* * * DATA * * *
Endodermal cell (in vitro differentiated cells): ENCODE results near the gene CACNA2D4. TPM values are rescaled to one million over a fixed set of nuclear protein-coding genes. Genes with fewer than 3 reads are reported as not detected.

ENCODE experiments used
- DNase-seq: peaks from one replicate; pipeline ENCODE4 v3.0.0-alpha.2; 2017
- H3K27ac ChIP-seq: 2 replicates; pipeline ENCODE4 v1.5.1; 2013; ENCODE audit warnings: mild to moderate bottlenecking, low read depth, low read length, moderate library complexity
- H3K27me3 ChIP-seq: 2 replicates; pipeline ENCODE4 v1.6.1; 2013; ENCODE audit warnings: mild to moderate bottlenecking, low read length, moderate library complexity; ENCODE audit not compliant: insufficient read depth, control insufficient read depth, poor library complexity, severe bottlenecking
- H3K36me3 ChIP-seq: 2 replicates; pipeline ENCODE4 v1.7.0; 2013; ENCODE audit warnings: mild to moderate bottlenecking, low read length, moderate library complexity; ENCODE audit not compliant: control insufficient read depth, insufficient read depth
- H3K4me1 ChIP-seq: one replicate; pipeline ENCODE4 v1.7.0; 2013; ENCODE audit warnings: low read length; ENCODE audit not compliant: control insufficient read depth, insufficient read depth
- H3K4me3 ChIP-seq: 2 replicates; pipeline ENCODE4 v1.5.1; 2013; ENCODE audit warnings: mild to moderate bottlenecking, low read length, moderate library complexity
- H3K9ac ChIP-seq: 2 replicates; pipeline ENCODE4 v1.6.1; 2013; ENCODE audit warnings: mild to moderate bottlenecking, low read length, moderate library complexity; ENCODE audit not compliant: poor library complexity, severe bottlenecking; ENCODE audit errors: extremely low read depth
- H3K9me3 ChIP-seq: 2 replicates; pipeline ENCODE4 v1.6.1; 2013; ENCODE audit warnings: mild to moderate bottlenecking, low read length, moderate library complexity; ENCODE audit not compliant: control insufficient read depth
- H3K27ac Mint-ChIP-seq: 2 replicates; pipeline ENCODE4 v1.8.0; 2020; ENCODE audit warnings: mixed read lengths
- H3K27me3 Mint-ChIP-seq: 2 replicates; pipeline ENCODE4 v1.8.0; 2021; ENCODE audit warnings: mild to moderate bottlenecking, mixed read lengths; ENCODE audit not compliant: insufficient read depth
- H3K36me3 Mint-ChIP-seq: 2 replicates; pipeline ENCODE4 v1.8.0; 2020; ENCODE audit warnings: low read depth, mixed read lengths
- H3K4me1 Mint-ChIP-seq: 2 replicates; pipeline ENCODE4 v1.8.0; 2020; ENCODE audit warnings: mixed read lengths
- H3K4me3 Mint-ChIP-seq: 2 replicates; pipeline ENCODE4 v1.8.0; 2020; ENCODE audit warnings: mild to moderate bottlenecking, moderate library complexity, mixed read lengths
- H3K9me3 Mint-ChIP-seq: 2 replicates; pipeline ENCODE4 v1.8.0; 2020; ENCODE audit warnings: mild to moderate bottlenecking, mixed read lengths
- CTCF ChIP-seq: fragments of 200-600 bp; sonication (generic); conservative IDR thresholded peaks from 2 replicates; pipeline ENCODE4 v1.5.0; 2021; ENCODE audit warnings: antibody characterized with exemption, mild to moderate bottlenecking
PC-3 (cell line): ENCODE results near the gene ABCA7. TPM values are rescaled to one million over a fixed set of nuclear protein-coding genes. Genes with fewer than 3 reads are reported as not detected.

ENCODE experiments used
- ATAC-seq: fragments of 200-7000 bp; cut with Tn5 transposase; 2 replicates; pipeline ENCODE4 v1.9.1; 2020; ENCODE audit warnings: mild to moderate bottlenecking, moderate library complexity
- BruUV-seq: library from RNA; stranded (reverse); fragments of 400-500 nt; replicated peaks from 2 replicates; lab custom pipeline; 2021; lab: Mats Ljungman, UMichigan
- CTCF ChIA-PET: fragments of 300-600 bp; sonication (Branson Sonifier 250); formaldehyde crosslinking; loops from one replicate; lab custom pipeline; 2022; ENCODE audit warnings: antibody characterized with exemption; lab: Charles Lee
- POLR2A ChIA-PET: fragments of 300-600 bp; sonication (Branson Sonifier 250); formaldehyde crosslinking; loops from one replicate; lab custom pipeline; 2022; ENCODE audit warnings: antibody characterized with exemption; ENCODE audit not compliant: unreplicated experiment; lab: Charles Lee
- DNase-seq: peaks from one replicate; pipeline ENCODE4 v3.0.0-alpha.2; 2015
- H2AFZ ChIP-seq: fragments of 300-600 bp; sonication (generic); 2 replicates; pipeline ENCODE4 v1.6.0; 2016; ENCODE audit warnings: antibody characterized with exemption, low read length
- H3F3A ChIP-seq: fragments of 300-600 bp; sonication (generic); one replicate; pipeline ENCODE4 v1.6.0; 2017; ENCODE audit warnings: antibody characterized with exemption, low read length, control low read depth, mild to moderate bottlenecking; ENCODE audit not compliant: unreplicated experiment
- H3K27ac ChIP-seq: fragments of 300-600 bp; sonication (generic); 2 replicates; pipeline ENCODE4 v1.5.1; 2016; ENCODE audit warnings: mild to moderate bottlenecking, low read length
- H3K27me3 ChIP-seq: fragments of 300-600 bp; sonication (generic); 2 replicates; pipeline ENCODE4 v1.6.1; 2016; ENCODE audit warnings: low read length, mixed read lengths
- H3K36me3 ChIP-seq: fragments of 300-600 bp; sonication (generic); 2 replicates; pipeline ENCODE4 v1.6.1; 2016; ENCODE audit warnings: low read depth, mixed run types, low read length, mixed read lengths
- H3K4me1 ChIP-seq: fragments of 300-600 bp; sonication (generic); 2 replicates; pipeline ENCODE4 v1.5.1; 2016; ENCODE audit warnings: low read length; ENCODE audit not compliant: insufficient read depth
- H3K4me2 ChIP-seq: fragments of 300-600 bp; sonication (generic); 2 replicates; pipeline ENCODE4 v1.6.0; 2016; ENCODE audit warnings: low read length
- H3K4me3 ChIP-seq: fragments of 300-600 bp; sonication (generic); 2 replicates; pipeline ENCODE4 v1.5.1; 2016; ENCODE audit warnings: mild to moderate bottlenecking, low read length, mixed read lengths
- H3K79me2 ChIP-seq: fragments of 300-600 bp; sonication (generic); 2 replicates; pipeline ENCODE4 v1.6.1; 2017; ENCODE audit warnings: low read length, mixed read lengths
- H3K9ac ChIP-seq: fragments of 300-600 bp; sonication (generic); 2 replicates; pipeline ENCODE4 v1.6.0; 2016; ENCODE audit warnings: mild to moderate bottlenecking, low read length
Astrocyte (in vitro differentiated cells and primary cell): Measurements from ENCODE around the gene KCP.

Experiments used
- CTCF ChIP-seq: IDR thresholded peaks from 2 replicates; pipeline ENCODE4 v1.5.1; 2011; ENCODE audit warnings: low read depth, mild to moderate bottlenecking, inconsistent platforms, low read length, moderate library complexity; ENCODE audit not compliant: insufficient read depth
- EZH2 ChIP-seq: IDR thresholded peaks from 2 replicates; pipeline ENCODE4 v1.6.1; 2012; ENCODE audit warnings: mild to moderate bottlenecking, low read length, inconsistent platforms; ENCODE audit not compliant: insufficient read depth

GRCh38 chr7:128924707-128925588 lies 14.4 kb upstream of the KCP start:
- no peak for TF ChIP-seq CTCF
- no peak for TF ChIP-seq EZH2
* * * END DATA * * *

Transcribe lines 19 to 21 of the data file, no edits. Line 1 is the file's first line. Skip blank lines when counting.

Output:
ENCODE experiments used
- ATAC-seq: fragments of 200-7000 bp; cut with Tn5 transposase; 2 replicates; pipeline ENCODE4 v1.9.1; 2020; ENCODE audit warnings: mild to moderate bottlenecking, moderate library complexity
- BruUV-seq: library from RNA; stranded (reverse); fragments of 400-500 nt; replicated peaks from 2 replicates; lab custom pipeline; 2021; lab: Mats Ljungman, UMichigan